> again, at great risk and expense.
> What is the difference between Fault Tolerance and Damage 
> Tolerance?  In
> fault tolerance, faults are rare and do not correlate in 
> either time or
> place. The classic example is the random failure of hardware 
> components.
> (Small acts of damage, such as somebody tripping over a wire 
> or breaking a
> connector somewhere, are treated as faults here because they 
> are also rare
> and uncorrelated.) In damage tolerance, the individual faults 
> are sharply
> correlated in time and place, and are often massive in 
> number. The classic
> military example is a weapon strike. In the commercial world, 
> a major power
> failure is a good example. Damage tolerance is considered 
> much harder to
> accomplish than fault tolerance. If you have damage 
> tolerance, you also
> have fault tolerance, but fault tolerance does not by itself 
> confer damage
> tolerance.
> How is this Damage Tolerance achieved?  All changes in LAN 
> segment topology
> (the loss or gain of nodes (NICs), hubs, or fibers) are 
> detected in MAC
> hardware by the many link receivers, which report both loss 
> and acquisition
> of modulated light. This surveillance occurs all the time on 
> all links, and
> is independent of data traffic. Any change in topology provokes the
> hardware into "rostering mode", the automatic exploration of 
> the segment
> using a flood of special "roster" packets to find the best path, where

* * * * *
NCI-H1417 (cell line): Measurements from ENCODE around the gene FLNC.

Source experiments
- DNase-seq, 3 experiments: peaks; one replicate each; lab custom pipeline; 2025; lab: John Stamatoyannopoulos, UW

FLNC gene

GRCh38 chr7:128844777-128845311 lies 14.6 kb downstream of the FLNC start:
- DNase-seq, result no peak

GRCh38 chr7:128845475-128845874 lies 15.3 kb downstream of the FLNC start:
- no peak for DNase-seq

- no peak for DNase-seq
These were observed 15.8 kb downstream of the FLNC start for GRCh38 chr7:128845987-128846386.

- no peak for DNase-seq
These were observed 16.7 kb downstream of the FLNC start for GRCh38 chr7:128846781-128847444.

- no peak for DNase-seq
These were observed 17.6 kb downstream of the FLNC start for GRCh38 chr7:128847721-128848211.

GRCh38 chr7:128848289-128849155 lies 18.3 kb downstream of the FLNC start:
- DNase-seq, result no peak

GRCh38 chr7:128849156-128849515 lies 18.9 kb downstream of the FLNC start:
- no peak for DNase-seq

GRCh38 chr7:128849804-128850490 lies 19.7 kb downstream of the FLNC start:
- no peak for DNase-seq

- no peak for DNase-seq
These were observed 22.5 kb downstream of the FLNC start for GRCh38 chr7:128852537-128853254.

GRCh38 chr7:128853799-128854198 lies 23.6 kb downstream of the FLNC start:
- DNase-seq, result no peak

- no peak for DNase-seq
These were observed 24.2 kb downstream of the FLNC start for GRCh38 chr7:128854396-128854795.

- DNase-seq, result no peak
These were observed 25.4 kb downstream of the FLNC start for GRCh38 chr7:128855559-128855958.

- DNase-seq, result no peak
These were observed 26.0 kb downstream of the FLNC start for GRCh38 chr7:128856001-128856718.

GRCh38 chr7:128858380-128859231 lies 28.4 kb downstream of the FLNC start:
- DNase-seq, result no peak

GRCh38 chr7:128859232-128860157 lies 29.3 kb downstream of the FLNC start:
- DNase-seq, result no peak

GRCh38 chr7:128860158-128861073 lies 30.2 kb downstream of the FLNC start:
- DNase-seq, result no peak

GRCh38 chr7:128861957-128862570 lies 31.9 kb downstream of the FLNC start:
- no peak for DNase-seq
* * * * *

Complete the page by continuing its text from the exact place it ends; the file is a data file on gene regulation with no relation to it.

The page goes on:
> "best" is defined as that path which includes the maximum 
> number of nodes
> (NICs).
> Just how fault tolerant and damage tolerant is this scheme?  
> A segment will
> work properly with any number of nodes and hubs, if sufficient fibers
> survive to connect them together, and will automatically 
> configure itself
> into a working segment within a millisecond of the last fault. If the
> number of broken fibers is less than the number of hubs, all surviving
> nodes will remain accessible, regardless of the fault pattern. If the
> number of fiber breaks is equal to or greater than the number of hubs,
> there is a simple equation to predict the probability of loss 
> of access to
> a typical node due to loss of hubs and/or fibers, given only 
> the number of
> hubs and the probability of any fiber breaking: Pnd[p,r]= 
> ((2p)(1-p))^r,
> where p is the probability of fiber breakage and r is the number of
> surviving hubs (which ranges from zero to four in a quad system). This
> equation is exact (to within 1%) for fiber breakage 
> probabilities of 33% or
> less, and applies for any number of hubs.
> The simplicity of this equation is a consequence of the 
> simplicity of this
> protocol, which is currently implemented in standard-issue FPGAs (not
> ASICs), and works without software intervention.  It can also be